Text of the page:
Future versus present, the long arc of scientific progress versus the shrinking life span of a woman with aggressive cancer. Emens and her patients have been brought together by hope, but there they part company.
They've been on different paths and will end this journey in different places.
For the past six months, the doctor and several of her patients have offered a rare and intimate look inside a clinical trial. At times, the women are optimistic; at others, despondent. They face their fears and draw on their faith. Some manage to find one another despite procedures designed to discourage that, sharing information that can comfort and sometimes hurt.
All the while, Emens and her vaccine inspire and frustrate them. They have questions she can't or won't answer. Some mice were cured when they were injected with the same substance, but there is no way to know whether it will work in humans.
The consent form the women sign to join the trial tells them explicitly: "It is unlikely that you will be cured of your cancer if you join this study." What they hear is: "This is your chance to be the rare one who survives terminal breast cancer."
Emens started her first study in February 2004, injecting 28 women with the vaccine and with varying doses of chemotherapy meant to prime the immune system to attack. Siple is part of a second trial that began in December 2006 and still needs to enroll more women. The women receive the vaccine, a low dose of chemo and another drug - Herceptin - known to fight a certain form of aggressive breast cancer.
A life of hard work
Annie Siple married young, not long after graduating from high school, and had kids soon after. That marriage didn't last, but Siple had her boys, Christopher Cummings, now 23, and Jeremy Cummings, 19. She spent a long time as a single mom finding her way and making ends meet working as a waitress, a job she has done (and loved) since she was 16. Desk jobs aren't for her. She thrives on the physical labor of being a server and on the contact with perfect strangers. Siple got remarried three years ago.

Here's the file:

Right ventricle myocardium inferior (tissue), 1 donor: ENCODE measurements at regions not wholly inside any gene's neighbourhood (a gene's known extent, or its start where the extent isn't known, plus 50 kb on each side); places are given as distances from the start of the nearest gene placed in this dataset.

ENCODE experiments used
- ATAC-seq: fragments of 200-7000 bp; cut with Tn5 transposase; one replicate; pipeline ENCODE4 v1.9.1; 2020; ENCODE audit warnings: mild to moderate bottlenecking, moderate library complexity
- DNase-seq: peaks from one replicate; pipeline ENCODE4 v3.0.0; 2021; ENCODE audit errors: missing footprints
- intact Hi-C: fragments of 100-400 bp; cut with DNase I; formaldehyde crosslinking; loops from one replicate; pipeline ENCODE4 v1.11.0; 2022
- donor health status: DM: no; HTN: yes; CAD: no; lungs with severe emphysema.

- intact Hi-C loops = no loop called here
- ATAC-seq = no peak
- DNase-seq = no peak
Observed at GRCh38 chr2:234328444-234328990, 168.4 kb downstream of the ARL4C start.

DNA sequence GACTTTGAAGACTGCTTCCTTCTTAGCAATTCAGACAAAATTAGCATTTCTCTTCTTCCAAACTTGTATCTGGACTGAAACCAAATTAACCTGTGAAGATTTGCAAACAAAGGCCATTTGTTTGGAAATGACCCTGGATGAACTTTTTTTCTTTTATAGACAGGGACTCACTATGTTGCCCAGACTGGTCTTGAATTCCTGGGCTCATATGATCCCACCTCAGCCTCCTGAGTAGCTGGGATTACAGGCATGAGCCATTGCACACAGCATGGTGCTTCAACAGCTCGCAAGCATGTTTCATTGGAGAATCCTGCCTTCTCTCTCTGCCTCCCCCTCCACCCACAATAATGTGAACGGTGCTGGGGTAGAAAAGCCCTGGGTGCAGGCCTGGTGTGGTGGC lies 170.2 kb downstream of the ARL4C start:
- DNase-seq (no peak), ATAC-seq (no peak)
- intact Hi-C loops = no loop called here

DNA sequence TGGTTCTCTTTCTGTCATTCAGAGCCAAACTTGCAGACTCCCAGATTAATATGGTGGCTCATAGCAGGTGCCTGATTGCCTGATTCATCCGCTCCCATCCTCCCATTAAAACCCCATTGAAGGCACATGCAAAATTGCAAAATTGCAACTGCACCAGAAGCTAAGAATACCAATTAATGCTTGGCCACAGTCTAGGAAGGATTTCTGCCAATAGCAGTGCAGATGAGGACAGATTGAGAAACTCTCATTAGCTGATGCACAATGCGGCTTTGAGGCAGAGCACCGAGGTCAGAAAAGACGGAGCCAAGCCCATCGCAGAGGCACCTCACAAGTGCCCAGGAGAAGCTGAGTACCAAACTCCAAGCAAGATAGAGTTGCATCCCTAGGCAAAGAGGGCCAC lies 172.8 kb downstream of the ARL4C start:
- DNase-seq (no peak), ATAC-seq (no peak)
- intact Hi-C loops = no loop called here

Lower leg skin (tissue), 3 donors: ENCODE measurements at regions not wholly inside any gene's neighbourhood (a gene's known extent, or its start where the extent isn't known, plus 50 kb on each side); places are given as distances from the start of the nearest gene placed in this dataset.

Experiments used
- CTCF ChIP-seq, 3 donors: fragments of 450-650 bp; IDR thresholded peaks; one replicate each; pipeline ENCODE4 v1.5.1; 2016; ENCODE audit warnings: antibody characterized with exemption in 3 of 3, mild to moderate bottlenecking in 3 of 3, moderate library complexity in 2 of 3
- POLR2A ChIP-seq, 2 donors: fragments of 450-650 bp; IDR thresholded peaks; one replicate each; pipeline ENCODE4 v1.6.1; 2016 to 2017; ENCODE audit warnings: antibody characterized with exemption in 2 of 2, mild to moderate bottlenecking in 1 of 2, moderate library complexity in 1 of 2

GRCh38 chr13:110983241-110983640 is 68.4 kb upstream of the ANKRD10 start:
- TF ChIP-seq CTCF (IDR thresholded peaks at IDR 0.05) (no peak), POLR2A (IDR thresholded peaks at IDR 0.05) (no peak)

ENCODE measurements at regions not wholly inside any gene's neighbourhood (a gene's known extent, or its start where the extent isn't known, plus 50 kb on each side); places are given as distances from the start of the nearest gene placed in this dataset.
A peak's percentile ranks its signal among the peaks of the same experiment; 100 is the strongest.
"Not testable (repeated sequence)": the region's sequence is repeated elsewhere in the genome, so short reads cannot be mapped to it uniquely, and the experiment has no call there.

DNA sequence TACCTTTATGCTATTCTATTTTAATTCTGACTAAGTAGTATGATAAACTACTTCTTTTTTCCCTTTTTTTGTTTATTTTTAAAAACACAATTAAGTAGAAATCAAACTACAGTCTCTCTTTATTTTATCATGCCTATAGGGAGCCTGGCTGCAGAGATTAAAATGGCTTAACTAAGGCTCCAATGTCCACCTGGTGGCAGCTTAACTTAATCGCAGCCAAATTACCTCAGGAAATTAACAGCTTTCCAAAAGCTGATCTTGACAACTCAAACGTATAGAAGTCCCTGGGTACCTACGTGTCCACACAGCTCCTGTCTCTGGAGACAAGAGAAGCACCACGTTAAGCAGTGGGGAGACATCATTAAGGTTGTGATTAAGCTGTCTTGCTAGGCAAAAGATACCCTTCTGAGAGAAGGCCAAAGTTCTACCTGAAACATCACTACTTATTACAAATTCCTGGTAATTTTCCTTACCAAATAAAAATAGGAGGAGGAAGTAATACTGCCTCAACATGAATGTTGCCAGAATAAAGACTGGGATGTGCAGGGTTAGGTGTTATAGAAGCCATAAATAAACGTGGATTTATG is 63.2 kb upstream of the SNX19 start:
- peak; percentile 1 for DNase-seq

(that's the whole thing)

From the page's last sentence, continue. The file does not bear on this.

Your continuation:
Christopher moved to Miami not long after his mother's breast cancer was diagnosed. He couldn't handle what was happening to her. Jeremy had trouble concentrating on college in the wake of the diagnosis, taking a semester off to cope. It is not just little ones who worry about their moms.
Being told she had breast cancer in May 2006 "totally threw the rug out from under my feet," Siple says. She had a lumpectomy followed by six days of radiation. Reeling from a diagnosis she couldn't handle, Siple refused chemotherapy.
She had always been curious about more natural remedies, not convinced that Western medicine held all of the answers. She had long been a believer in organic food and juicing, open to just about anything, no matter how quirky it might seem. So over the next six months, she paid $20,000 to a man who treated her with what she called a "very strict protocol, mostly with Chinese herbs." She had coffee enemas, ate a diet devoid of yeast, sugar, pork and shellfish, took digestive enzymes. She used a series of contraptions she believed would kill pathogens in her body with audio frequencies and then restore her energy pathways.
At the end of those six months, Siple again got bad news. The cancer was now in her liver.
Wary, but willing
Siple learned about the Hopkins vaccine through an early participant who appeared cancer-free. Still wary of fully embracing traditional medicine, she saw the vaccine as the next best thing to alternative medicine, something that would harness the body's healing power to go after cancer's mutant cells without the side effects of most cancer drugs.